Author Interviews

Question Time with Alice Peterson

I had the pleasure of asking Alice Peterson all about her new novel By My Side which is out today, July 18th. Find out what we got chatting about here.

About Alice
At the age of eighteen Alice had been awarded a tennis scholarship to America when she experienced pain in her right hand. It was rheumatoid arthritis (RA) and she hasn’t picked up a tennis racket since, a sadness that shall always be with her. The theme of disability features in her fiction, but there is nothing gloomy about Alice or her work. Rather this gives her fiction the added dimension of true poignancy.

Her latest novel, ‘By My Side’, is published by Quercus, both as an eBook and paperback.

1. How did Cass’s story start? What was your inspiration?

I saw a photograph in a weekend magazine, of a Canine Partner golden Labrador helping a woman in a wheelchair take her washing out of the machine. When I read the story of how this dog had transformed her life I knew I had to write about them in some way, especially since I’m a big dog lover, so I set to work researching…

2. How did you go about researching for By My Side and was it a long process?

The research took months and is really ongoing, throughout the writing process. Firstly, I contacted the charity Canine Partners, to ask if I could watch some puppy training days (think bouncy puppies opening pedal bins and doors – just adorable!). I was also put in touch with many partnerships, including Jon Flint, an ex Royal Marine, who returned injured from Afghanistan, and found a real friend in Varick. I then plotted a story of a young woman, Cass, in her early 20s who thinks her life is over when she has a car accident leaving her unable to walk. She has lost has passion to be a doctor, her boyfriend deserts her, she has to move back home with her parents… but then everything changes when her mother takes her, in secret, to Canine Partners and she meets the most loyal Labrador called Ticket. Ticket opens all kinds of doors and Cass is soon skiing in Colorado, where she falls in love with her ski instructor. I had to do more research with a charity called Back Up, who support those with spinal cord injury and organise these skiing courses. The research was eye opening for me; I learned so much and also met the most incredible people.

3. Do you think that anyone who reads this book will maybe change their perception of people with disabilities?

Possibly. One scene that has made an impression is the scene when a woman parks her Mercedes in a blue badge spot because she’s in a hurry to get to M&S. She won’t take long – no one will ever know. Little does she realise that Cass and her friend Guy are waiting for her to return to ask her why she pinched their space. I hope, above all, readers will simply enjoy the story and the romance, but if they do understand a little more what it is like to have a disability, then that is great.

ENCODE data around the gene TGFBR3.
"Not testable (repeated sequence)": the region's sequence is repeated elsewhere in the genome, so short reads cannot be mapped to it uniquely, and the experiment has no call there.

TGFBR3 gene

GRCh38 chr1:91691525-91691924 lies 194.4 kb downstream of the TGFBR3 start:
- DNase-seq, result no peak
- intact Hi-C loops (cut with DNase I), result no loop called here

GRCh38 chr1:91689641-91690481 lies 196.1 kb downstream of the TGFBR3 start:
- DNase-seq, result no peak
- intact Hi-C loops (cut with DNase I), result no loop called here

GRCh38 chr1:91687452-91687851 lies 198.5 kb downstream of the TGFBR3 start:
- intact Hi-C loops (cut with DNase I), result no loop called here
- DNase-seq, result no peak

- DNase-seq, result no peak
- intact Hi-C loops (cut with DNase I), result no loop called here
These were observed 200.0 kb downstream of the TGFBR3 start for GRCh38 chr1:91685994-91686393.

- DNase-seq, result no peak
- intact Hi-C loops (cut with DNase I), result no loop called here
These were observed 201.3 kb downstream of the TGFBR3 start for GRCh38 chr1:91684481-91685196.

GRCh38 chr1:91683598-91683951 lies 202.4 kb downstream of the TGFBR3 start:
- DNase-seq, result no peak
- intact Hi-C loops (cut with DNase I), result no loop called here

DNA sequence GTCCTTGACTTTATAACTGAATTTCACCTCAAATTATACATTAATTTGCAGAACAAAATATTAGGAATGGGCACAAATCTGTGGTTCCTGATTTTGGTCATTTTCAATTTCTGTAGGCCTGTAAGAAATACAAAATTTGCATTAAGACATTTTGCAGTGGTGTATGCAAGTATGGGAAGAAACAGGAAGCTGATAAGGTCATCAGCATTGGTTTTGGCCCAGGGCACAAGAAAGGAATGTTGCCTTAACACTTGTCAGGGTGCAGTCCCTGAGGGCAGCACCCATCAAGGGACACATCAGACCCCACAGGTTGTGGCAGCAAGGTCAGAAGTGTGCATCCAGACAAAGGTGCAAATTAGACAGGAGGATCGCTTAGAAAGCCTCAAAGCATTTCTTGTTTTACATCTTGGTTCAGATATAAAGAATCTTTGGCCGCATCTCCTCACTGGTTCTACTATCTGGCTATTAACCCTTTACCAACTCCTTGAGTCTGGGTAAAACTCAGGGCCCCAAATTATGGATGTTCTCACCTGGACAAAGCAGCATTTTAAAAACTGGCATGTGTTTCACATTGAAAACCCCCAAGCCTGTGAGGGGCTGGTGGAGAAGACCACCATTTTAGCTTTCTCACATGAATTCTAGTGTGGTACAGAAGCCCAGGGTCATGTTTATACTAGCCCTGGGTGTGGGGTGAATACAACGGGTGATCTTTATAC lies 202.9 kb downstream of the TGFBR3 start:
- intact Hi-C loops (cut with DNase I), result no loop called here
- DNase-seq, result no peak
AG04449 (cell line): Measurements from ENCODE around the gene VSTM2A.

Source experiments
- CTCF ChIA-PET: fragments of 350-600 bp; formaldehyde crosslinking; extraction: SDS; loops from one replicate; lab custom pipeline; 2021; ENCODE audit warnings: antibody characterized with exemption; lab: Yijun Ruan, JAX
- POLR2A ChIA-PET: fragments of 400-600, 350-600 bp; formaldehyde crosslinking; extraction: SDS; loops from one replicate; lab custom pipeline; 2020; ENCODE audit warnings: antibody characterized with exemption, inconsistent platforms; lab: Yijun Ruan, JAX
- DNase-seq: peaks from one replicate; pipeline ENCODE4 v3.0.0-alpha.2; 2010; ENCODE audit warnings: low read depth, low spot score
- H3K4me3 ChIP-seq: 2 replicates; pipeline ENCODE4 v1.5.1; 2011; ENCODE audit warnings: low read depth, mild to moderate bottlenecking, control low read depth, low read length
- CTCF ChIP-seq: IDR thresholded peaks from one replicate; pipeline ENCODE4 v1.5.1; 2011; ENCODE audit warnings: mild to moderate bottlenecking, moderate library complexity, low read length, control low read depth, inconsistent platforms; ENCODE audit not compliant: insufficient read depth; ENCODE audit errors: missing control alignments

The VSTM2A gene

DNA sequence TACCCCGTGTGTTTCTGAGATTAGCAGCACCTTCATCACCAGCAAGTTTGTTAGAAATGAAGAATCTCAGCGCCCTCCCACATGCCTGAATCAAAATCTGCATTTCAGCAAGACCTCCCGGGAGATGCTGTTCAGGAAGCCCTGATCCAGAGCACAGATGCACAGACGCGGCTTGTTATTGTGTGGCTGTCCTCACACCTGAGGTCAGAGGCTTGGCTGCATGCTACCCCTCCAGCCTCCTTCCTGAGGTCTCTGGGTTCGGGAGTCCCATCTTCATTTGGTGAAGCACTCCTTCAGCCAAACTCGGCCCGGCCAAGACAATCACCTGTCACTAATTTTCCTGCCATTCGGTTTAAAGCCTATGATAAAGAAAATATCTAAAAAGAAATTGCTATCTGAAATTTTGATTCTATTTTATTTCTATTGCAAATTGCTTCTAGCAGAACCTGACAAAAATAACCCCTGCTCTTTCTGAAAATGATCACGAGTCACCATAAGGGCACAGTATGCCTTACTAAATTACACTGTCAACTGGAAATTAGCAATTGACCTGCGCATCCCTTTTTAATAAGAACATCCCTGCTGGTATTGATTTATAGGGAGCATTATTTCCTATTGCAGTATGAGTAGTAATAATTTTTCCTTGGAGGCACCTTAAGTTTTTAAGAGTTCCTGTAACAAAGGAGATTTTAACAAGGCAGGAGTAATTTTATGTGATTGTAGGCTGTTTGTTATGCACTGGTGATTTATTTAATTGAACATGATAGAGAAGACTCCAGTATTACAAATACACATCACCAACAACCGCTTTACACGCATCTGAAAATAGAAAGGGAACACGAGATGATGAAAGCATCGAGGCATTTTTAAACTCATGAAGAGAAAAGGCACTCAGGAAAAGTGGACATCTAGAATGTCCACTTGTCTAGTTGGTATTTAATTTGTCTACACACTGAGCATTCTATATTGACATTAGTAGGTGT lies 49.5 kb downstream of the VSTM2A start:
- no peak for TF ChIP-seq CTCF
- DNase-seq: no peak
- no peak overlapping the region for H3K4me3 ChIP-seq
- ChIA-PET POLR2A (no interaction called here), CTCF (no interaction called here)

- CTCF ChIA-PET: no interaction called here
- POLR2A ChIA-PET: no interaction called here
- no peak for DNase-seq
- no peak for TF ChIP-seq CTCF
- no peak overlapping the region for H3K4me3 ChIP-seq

4. The two charities mentioned in By My Side, Canine Partners and Back Up are real charities, what made you mention them rather make up fictitious ones?

I think both charities are so amazing that it didn’t make sense to make up the names. I’m glad I didn’t as one of the proofreaders at Quercus decided she wanted to explore being a puppy parent and many other readers have wanted to support both Back Up and Canine Partners, which is fabulous.

5. What did you edit out of the book?

Oh, that’s a good question! Instead of medicine Cass’s initial passion was riding, but I took that out as in the end I wanted Cass to be a little older i.e. in her 20s. It just worked better her being at college. Riding could have made it too YA. Other than that I kept it much the same, especially with the love story, but the editing process is never-ending…

6. This is the third book that you have written with Disabilities playing a part, is there a reason for this?

I have rheumatoid arthritis (RA), something I was diagnosed with when I was 18 and on the verge of signing a tennis scholarship to America. Overnight my life changed in every way, and I’ve been through pain, loss and heartbreak but, with the support of friends and family, I have rebuilt my life. My own experiences have definitely influenced my writing. In Monday to Friday Man, Gilly’s little sister, Megan has a disability; in Letters From My Sister, a story of two sisters, one of them, Bells, the star of the novel, is born with learning difficulties. I’ve always wanted to give people with disability a voice or somehow thread the theme into my work because it means a lot to me. I want to write about people who are different, with compassion and humour.

7. When you aren’t busy writing what are you reading?

I belong to a book club which is great as we choose a variety of books. I am currently reading The Light Between Oceans, by M L Stedman. Before that it was Khaled Hosseini’s latest, and before that Jojo Moyes, The Girl You Left Behind. Jojo Moyes is one of my favourites and I’ve been so flattered when people have compared By My Side to Me Before You.

8. Of all your books do you have one you are most proud of?

Possibly By My Side – it’s been the longest ‘journey’ – sorry, such a cliché, but it really has!

9. Describe your book in 3 words?

Romantic funny & emotional.

10. What’s next for you?

A book about love, betrayal and addiction…

To find out more about Alice vist her website here:

To find out more about the charities mentioned in the books you can do so here:

For a copy of By My Side which is released today, July 18th, you can do so here:

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I’d like to say a massive thank you to Alice for taking the time to answer my questions. You can check out my review of By My Side here:


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